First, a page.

Richard Salt Piggin 1845-1931


Richard Salt Piggin was a farmer and dog trainer, who acquired a pup in the early 1890s that was to become one of the most famous collies in the world before the advent of the film dog Lassie. This male animal, Ormskirk Charlie, was outstanding for its rare combination of both beauty and brains. It not only had the appearance to win prizes as a show dog, but Piggin managed to train it to excel at sheep-dog trials.

The dog-breeding author Rawdon Briggs Lee (1845-1908) described Ormskirk Charlie thus:

We occasionally see, at the various trials with sheep held in different parts of the country, a handsome dog that is a fairly good worker, but such is an exception, and I am sorry to write that, so far as the shepherd's work is concerned, the handsomest dogs are usually the worst workers — at any rate in public. It was however gratifying to find at the Llangollen Trials in 1893, one descended from bench winners proving successful. This dog, Mr. R.S. Piggin's Ormskirk Charlie, won the all-aged stake there in excellent style, beating pretty well all the cracks in the country, and afterwards was awarded the Special as the handsomest dog on the ground. Ormskirk Charlie was bred by Mr. Richard Thornton, of Winmarleigh, Lancashire, and is by Christopher from Prim of Winmarleigh. The dam of Charlie was a good working bitch, and her pedigree goes back to the Trefoil blood on one side. Her owner considered Prim of Nateby, her grand-dam, as all round one of the best working bitches in Lancashire, being equally good with sheep and cattle. With the latter her intelligence was such that, when sent to bring in the cows to milk, she always separated the young from the old stock without assistance. Evidently Charlie has inherited some of her cleverness.

A History and Description of the Modern Dogs of Great Britain and Ireland (London ...., 1894)

In New Zealand the following year, a columnist using the pseudonym Terror and writing about dogs observed:

I have often heard remarks made by sheep-farmers and sheepmen generally to the effect that sable, particularly the light or golden sable, are too soft for working, but I think the following record of facts clipped from The Stock-keeper will tend to dissipate the notion:-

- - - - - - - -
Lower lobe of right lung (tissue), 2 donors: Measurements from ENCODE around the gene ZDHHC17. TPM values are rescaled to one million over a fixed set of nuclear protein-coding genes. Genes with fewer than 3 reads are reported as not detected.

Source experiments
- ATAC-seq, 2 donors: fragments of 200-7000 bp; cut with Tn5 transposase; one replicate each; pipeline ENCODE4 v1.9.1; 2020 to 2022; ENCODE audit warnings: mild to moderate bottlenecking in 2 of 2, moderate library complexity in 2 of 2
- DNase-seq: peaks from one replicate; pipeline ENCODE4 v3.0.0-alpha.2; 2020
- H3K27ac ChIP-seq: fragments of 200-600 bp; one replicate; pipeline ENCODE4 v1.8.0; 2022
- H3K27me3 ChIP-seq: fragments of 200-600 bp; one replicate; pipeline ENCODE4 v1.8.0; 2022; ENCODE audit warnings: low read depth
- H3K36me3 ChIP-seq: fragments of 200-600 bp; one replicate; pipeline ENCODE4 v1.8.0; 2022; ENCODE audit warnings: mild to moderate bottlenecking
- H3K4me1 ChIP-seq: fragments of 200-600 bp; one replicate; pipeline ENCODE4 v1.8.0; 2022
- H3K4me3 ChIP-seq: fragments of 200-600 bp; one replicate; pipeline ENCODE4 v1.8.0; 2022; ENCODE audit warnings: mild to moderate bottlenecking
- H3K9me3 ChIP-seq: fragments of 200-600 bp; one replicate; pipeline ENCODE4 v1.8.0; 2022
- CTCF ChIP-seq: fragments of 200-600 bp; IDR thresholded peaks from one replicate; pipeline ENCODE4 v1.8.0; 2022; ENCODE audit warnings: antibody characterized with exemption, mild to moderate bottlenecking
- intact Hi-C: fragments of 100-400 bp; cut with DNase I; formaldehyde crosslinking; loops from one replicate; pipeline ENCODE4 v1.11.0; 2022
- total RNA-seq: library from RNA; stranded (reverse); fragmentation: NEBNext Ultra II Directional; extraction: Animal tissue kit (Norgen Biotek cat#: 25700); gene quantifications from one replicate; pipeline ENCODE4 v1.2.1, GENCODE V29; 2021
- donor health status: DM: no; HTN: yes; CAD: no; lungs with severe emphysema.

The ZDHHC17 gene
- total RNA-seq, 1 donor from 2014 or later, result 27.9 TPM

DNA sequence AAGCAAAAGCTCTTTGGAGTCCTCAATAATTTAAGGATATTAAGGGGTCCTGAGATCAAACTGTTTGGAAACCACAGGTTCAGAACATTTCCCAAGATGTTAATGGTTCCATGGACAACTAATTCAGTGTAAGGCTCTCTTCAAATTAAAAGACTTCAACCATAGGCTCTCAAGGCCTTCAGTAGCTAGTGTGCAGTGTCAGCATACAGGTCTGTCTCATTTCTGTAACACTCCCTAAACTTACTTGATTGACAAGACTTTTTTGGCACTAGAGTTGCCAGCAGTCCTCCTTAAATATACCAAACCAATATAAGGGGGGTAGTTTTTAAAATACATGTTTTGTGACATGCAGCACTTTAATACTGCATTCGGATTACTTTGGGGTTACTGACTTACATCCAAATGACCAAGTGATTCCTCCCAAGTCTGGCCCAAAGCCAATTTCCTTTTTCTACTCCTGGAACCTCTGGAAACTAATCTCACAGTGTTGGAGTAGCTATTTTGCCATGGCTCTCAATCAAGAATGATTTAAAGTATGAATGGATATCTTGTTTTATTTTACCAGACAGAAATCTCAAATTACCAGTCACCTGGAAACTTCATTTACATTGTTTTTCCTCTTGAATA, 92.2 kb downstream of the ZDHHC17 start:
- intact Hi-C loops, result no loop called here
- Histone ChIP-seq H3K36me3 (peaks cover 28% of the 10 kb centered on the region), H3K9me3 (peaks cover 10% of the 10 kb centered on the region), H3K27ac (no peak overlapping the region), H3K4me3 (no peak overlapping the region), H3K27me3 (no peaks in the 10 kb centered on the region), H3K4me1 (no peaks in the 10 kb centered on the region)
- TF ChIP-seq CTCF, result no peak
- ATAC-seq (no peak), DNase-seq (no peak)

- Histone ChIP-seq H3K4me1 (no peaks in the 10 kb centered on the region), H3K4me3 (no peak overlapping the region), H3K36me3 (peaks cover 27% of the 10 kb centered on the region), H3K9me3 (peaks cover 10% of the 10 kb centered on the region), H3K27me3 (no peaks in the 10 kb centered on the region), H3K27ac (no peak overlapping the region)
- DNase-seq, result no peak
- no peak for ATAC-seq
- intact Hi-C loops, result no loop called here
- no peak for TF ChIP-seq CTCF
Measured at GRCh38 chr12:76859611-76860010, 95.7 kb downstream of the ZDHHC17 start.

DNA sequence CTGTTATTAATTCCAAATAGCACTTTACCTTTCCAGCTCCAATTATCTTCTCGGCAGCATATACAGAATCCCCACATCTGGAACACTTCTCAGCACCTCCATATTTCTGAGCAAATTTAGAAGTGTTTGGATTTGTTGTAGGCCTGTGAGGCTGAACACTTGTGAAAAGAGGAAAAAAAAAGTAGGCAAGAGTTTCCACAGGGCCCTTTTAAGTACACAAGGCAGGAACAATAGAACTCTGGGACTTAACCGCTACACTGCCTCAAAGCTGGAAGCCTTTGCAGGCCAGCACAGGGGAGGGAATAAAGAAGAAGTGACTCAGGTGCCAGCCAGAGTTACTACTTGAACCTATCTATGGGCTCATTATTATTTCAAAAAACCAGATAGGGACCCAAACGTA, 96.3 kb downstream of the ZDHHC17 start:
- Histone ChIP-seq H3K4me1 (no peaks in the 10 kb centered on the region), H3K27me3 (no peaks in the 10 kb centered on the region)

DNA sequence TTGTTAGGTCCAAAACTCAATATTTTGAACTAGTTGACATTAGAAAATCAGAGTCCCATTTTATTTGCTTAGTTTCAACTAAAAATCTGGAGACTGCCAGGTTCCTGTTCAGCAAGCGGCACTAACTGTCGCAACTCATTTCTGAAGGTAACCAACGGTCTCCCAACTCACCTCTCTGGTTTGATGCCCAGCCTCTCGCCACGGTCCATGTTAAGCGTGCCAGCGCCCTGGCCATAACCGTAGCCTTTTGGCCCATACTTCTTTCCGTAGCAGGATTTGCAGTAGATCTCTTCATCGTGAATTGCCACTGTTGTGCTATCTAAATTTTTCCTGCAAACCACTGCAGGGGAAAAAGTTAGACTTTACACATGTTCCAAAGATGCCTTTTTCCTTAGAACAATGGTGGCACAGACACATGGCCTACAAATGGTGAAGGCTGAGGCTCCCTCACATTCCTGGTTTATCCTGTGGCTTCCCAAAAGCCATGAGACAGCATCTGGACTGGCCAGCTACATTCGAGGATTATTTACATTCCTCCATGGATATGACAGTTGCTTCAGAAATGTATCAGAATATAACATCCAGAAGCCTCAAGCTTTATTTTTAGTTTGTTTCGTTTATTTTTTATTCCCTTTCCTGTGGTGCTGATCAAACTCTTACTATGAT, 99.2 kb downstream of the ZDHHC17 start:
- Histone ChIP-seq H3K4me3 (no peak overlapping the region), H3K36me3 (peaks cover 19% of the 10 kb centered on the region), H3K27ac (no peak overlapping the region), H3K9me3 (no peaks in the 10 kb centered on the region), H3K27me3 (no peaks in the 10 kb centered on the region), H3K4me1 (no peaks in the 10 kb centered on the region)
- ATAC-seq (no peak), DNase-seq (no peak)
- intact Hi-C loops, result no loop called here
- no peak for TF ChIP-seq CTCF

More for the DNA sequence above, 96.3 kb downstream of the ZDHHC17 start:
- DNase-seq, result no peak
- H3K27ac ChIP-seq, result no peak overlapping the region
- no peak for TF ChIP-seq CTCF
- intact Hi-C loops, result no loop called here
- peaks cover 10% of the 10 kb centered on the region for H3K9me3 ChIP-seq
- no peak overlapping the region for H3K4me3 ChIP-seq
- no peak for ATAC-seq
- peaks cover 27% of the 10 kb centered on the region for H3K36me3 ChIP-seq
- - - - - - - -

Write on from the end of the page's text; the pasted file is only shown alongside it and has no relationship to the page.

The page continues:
"The first class dogs commenced to run about noon, and much interest was taken in this part of the trials, as several noted dogs were entered to take part in the trials. The third to be called out was the famous champion Ormskirk Charlie whose winning career has never been beaten and while some still stand by the low-bred cur sheep dog, none who have had the opportunity of seeing this grand dog work will deny him the honour of being the best or one of the best sheep dogs of his day. At the close of the trials the judges had no hesitation in awarding first prize to Mr Piggin's Ormskirk Charlie, who is a large, well-made golden sable - just now in full coat. He got freely away in his trial, widening as he went, never looked back until he got hold of his sheep, and steadying them, cleverly passed them through his gap, and the sheep racing down, Charlie was ordered out wide to the left, then in sharp to the head; he turned through the second flag, then drove in a circle round the third flag through two more, and finally penned amidst great cheering."

- page 125 Otago Witness, Issue 2143, 21 March 1895, Page 35

Piggin lavished a great deal of money on this hobby: Lee mentions elsewhere in his book that top dogs and bitches in this period often fetched £200 apiece. Charlie's sire, Christopher, a sable dog, was purchased by Mitchell Harrison of the United States for the equivalent (in other dogs and cash) of £1,000, according to Lee.

© Jean-Baptiste Piggin 2000-2009
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